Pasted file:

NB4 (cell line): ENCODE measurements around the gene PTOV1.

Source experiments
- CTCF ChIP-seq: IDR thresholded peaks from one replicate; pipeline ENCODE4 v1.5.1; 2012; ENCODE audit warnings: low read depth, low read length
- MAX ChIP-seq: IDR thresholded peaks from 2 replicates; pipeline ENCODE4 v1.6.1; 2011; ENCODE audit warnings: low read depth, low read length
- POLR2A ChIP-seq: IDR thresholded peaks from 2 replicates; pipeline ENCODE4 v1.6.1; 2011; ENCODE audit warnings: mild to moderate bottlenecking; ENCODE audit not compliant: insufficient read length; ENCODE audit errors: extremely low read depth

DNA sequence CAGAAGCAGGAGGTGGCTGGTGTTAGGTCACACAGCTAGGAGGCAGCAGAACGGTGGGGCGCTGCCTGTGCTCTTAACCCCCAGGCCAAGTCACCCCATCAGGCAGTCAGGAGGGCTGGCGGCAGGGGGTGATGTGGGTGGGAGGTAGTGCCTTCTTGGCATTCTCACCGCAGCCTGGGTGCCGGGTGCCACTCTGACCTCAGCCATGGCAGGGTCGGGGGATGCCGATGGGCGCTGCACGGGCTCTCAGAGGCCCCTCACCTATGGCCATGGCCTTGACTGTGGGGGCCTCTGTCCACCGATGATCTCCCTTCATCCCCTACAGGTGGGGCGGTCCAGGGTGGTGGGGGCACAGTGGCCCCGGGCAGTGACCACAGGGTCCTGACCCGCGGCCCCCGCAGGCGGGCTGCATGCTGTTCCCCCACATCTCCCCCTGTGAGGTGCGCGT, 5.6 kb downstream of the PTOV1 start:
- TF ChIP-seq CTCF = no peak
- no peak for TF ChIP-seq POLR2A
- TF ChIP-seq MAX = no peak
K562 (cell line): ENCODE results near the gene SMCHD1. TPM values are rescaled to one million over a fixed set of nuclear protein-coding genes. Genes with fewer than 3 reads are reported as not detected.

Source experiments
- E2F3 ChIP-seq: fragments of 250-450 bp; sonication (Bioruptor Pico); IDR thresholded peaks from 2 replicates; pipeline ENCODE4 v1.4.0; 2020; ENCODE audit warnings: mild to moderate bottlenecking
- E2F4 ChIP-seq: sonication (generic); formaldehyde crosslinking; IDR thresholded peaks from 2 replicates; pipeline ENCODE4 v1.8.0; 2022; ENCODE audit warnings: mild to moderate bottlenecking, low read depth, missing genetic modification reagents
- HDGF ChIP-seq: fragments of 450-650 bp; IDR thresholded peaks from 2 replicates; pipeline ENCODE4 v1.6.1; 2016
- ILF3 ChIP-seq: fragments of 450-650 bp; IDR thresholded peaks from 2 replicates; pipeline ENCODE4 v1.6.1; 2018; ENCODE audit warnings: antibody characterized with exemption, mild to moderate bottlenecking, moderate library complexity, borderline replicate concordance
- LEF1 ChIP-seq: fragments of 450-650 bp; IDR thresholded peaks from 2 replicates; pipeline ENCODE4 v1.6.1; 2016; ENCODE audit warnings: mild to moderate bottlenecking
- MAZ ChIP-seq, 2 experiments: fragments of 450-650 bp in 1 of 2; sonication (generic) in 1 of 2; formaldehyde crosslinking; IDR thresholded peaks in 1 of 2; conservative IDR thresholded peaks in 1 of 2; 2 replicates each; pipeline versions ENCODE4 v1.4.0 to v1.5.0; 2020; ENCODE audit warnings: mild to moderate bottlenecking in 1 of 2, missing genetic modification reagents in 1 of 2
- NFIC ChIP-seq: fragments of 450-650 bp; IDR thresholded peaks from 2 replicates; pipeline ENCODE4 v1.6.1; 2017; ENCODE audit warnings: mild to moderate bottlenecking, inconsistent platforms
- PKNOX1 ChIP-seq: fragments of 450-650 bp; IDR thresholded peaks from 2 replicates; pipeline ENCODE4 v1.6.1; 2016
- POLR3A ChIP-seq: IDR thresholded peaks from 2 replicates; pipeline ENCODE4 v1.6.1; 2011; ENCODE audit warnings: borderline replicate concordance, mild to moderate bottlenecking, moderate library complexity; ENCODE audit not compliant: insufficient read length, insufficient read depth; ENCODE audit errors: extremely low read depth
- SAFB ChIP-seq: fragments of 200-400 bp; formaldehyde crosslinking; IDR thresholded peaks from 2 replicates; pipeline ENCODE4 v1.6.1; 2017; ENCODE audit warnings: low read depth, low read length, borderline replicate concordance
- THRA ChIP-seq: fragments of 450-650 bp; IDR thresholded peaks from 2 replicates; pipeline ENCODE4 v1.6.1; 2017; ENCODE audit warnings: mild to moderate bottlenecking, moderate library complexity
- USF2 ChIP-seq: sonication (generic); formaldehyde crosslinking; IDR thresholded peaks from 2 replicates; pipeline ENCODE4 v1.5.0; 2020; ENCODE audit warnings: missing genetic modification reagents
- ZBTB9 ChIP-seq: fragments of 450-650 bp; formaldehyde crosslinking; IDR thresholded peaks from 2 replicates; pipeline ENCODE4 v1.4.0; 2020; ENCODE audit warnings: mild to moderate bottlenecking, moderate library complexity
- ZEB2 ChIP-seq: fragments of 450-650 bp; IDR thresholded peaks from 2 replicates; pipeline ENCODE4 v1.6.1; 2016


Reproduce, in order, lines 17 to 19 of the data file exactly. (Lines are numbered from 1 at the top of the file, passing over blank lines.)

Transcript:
- MAZ ChIP-seq, 2 experiments: fragments of 450-650 bp in 1 of 2; sonication (generic) in 1 of 2; formaldehyde crosslinking; IDR thresholded peaks in 1 of 2; conservative IDR thresholded peaks in 1 of 2; 2 replicates each; pipeline versions ENCODE4 v1.4.0 to v1.5.0; 2020; ENCODE audit warnings: mild to moderate bottlenecking in 1 of 2, missing genetic modification reagents in 1 of 2
- NFIC ChIP-seq: fragments of 450-650 bp; IDR thresholded peaks from 2 replicates; pipeline ENCODE4 v1.6.1; 2017; ENCODE audit warnings: mild to moderate bottlenecking, inconsistent platforms
- PKNOX1 ChIP-seq: fragments of 450-650 bp; IDR thresholded peaks from 2 replicates; pipeline ENCODE4 v1.6.1; 2016